When you drop off a bag of dirty laundry, who’s doing the washing and folding? The Washing Society brings us into New York City laundromats and the experiences of the people who work there. With a title inspired by the 1881 organization of African-American laundresses, The Washing Society investigates the intersection of history, underpaid work, immigration, and the sheer math of doing laundry. Dirt, skin, lint, stains, money, and time are thematically interwoven into the very fabric of the film, through interviews and observational moments. With original music by sound artist Stephen Vitiello.

A MONTH OF SINGLE FRAMES

Lynne Sachs, made with and for Barbara Hammer, USA, 2019, 14 min

In 1998, filmmaker Barbara Hammer had a one-month artist residency in the C Scape Duneshak which is run by the Provincetown Community Compact in Cape Cod, Massachusetts. While there, she shot 16mm film with her Beaulieu camera, recorded sounds with her cassette recorder and kept a journal. In 2018, Barbara began her own process of dying by revisiting her personal archive. She gave all of her Duneshack images, sounds and writing to filmmaker Lynne Sachs and invited her to make a film with the material.

International Premiere of Lynne Sachs’s latest film, as part of Into The World screenings in October:

Film About a Father Who by Lynne Sachs

(Image: Film About A Father Who by Lynne Sachs, 2020)

FILM ABOUT A FATHER WHO

Lynne Sachs, USA, 2020, 74 min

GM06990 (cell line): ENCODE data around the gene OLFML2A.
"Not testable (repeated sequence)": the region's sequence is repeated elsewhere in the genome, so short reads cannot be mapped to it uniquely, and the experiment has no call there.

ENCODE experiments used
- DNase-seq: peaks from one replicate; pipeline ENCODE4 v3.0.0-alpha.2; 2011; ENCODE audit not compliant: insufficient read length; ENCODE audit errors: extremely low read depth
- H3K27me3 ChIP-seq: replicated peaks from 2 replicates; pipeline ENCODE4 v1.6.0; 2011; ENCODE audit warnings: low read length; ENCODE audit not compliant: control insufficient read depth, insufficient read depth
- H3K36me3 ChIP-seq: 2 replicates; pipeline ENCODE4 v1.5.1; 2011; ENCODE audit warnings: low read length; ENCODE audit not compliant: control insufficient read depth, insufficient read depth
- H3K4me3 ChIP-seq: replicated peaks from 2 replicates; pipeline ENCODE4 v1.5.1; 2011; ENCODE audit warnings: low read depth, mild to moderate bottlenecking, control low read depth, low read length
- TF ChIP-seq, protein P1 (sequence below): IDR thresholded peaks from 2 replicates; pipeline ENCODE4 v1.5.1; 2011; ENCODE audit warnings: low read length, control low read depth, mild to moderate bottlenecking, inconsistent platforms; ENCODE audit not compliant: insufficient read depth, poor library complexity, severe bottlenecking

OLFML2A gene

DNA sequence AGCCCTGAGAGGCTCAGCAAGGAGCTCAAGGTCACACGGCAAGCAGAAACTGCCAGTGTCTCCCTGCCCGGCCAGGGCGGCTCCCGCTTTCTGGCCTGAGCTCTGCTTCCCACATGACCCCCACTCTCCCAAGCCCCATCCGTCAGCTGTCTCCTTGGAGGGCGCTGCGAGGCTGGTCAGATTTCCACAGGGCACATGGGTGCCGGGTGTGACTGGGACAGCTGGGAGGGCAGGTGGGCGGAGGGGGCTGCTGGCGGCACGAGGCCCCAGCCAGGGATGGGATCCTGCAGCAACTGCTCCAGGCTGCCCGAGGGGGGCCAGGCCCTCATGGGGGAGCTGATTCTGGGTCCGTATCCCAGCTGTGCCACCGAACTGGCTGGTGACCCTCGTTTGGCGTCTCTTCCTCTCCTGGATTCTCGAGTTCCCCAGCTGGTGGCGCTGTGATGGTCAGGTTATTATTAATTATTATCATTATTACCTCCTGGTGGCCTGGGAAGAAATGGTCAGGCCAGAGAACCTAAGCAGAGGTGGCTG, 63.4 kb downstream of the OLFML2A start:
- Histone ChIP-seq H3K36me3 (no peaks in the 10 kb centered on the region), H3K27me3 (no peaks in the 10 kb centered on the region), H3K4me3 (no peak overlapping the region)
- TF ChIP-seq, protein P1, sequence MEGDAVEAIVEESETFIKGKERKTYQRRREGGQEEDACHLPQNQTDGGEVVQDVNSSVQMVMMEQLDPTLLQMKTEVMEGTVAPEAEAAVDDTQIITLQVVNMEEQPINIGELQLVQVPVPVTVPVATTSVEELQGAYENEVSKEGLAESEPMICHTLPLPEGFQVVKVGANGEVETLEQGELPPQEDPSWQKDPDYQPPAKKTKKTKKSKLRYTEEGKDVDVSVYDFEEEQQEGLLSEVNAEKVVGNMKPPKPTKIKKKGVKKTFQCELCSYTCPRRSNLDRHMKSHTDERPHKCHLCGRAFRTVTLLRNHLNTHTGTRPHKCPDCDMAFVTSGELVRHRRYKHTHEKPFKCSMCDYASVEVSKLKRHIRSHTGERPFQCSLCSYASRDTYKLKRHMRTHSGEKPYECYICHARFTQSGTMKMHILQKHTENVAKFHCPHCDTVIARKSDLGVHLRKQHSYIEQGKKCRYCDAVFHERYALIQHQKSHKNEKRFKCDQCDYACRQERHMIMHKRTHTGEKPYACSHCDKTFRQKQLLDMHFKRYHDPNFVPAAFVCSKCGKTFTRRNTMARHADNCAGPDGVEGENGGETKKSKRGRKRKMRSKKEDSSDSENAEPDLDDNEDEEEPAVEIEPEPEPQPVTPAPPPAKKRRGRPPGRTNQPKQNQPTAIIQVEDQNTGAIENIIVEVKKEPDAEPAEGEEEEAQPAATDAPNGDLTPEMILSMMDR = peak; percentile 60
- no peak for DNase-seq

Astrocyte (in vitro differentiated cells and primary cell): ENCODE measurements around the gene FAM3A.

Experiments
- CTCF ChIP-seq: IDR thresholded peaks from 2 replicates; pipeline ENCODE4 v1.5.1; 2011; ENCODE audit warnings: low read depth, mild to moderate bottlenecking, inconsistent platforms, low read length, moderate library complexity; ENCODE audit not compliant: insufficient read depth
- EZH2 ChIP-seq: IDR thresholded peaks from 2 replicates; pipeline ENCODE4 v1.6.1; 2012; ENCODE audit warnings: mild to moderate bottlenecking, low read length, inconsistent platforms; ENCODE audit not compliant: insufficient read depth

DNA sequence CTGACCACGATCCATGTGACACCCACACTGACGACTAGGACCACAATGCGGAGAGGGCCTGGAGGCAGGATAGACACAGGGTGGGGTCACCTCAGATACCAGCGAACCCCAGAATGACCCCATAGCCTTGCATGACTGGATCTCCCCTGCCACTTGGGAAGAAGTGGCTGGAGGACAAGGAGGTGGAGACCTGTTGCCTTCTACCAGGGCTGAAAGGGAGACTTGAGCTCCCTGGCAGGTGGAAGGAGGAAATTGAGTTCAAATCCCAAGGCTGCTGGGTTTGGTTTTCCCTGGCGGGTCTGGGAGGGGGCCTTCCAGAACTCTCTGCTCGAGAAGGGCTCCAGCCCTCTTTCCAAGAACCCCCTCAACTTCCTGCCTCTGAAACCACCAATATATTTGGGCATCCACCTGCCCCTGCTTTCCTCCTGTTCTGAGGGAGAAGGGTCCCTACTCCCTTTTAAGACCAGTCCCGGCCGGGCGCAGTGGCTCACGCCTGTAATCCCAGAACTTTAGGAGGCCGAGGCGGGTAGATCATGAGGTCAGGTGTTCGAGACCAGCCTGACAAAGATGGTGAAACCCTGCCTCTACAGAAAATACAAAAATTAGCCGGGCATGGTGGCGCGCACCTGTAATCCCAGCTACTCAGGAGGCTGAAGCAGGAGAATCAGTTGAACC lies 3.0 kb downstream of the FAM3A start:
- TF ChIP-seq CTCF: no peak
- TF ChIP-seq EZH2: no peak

International Premiere

Over a period of 35 years, Sachs shot varied footage  of her father, Ira Sachs Sr., a bon vivant and pioneering Utah businessman. This is her attempt to understand the web that connects child to parent and sister to sibling. With a nod to the Cubist renderings of a face, Sachs’ cinematic exploration offers simultaneous, sometimes contradictory, views of one seemingly unknowable man who is publicly the uninhibited center of the frame yet privately ensconced in secrets. Sachs as a daughter discovers more about her father than she had ever hoped to reveal.

Simplice Ganou focus, in Rebellions online:

Simplice Herman Ganou’s films, though few in number, exist as a shining piece of beauty, empathy, and absolute trust in cinema as a way of connecting with the world. Living and working and Burkina Faso, having studied in Senegal, Ganou’s cinema is made with a unique sense of time and place, as in a stroll through the spaces and the words that bind people together. 

Bakoroman is the self designation of homeless children in Ouagadougou, who are neither children nor adults, who wander the streets and roads, and lead a life of their own. These two feature-length films work as a duo: Ganou goes back to one of the protagonists of his 2011 film, and films the adult times of a Bakoroman.

BAKOROMAN

Simplice Herman Ganou, Burkina Faso / France, 2011, 62 min 

Leaving one's family at 7, 12 or 16 years old. Taking up residence in front of a shop, in a video store, outside a bus station. Learning to do drugs, beg, steal, flee, and fight. Making friends and enemies. Integrating into a new world. Five Bakoroman on the road from their village to Ouagadougou, Burkina Faso's capital city, in pursuit of a better life.

THE KORO OF BAKORO: THE SURVIVORS OF FASO (LE KORO DU BAKORO: NAUFRAGÉS DU FASO)